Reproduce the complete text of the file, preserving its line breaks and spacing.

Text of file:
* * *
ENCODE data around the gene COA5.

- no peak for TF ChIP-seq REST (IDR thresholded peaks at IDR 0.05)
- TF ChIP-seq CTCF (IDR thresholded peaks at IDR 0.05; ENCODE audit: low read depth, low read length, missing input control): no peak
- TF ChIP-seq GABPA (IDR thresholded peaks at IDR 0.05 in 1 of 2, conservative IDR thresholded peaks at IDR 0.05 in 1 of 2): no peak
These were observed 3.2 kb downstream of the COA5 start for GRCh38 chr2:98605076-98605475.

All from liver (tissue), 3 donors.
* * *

ENCODE data around the gene COA5.

- no peak for TF ChIP-seq REST (IDR thresholded peaks at IDR 0.05)
- TF ChIP-seq CTCF (IDR thresholded peaks at IDR 0.05; ENCODE audit: low read depth, low read length, missing input control): no peak
- TF ChIP-seq GABPA (IDR thresholded peaks at IDR 0.05 in 1 of 2, conservative IDR thresholded peaks at IDR 0.05 in 1 of 2): no peak
These were observed 3.2 kb downstream of the COA5 start for GRCh38 chr2:98605076-98605475.

All from liver (tissue), 3 donors.